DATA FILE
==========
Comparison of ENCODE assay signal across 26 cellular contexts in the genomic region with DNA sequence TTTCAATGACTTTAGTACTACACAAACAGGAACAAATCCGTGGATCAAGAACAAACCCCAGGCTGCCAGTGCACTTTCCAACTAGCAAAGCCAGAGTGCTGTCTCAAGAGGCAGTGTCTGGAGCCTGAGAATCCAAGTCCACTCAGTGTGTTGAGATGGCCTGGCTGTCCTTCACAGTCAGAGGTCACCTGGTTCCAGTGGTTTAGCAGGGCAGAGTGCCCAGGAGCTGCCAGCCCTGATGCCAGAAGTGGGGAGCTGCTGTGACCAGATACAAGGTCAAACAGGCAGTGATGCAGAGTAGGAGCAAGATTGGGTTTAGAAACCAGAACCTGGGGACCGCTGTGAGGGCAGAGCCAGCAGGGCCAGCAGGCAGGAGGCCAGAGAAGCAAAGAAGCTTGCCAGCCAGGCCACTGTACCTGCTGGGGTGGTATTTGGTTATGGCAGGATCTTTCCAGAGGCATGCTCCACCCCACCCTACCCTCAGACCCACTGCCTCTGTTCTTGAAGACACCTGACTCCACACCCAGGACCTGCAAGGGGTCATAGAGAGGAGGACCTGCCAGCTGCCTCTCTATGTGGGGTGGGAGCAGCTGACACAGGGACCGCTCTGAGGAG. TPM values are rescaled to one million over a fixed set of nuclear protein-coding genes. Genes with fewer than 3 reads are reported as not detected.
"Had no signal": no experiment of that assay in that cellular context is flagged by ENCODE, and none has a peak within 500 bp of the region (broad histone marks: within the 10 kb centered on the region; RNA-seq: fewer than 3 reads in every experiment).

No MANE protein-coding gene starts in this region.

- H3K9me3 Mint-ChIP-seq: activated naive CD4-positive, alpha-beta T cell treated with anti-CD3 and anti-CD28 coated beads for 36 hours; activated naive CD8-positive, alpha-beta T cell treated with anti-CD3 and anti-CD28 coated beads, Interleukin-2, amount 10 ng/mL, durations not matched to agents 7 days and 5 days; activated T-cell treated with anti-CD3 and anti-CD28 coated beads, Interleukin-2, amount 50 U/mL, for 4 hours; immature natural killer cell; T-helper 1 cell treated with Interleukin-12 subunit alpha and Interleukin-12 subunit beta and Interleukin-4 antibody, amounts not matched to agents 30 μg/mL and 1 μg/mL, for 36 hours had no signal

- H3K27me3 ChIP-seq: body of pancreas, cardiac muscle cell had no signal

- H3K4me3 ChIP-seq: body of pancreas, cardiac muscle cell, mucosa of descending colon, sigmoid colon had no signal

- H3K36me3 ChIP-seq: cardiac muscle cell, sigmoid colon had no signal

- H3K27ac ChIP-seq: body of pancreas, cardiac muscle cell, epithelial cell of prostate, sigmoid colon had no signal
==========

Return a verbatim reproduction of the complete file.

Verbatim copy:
Comparison of ENCODE assay signal across 26 cellular contexts in the genomic region with DNA sequence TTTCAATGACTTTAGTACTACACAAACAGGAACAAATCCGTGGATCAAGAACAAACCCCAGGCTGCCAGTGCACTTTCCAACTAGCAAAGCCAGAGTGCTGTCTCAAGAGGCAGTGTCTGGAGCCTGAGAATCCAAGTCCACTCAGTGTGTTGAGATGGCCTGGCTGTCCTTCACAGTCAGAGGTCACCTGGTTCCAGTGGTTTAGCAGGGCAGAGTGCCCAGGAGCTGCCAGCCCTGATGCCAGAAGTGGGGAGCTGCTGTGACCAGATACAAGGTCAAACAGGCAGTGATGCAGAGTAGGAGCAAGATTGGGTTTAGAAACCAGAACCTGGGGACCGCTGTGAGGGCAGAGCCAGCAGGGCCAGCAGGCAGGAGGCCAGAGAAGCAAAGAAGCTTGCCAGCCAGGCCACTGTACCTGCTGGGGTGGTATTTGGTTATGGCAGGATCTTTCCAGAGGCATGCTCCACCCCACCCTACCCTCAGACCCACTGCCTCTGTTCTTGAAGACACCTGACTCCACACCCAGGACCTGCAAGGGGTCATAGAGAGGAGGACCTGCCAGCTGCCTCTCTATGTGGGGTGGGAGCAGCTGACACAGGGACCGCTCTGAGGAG. TPM values are rescaled to one million over a fixed set of nuclear protein-coding genes. Genes with fewer than 3 reads are reported as not detected.
"Had no signal": no experiment of that assay in that cellular context is flagged by ENCODE, and none has a peak within 500 bp of the region (broad histone marks: within the 10 kb centered on the region; RNA-seq: fewer than 3 reads in every experiment).

No MANE protein-coding gene starts in this region.

- H3K9me3 Mint-ChIP-seq: activated naive CD4-positive, alpha-beta T cell treated with anti-CD3 and anti-CD28 coated beads for 36 hours; activated naive CD8-positive, alpha-beta T cell treated with anti-CD3 and anti-CD28 coated beads, Interleukin-2, amount 10 ng/mL, durations not matched to agents 7 days and 5 days; activated T-cell treated with anti-CD3 and anti-CD28 coated beads, Interleukin-2, amount 50 U/mL, for 4 hours; immature natural killer cell; T-helper 1 cell treated with Interleukin-12 subunit alpha and Interleukin-12 subunit beta and Interleukin-4 antibody, amounts not matched to agents 30 μg/mL and 1 μg/mL, for 36 hours had no signal

- H3K27me3 ChIP-seq: body of pancreas, cardiac muscle cell had no signal

- H3K4me3 ChIP-seq: body of pancreas, cardiac muscle cell, mucosa of descending colon, sigmoid colon had no signal

- H3K36me3 ChIP-seq: cardiac muscle cell, sigmoid colon had no signal

- H3K27ac ChIP-seq: body of pancreas, cardiac muscle cell, epithelial cell of prostate, sigmoid colon had no signal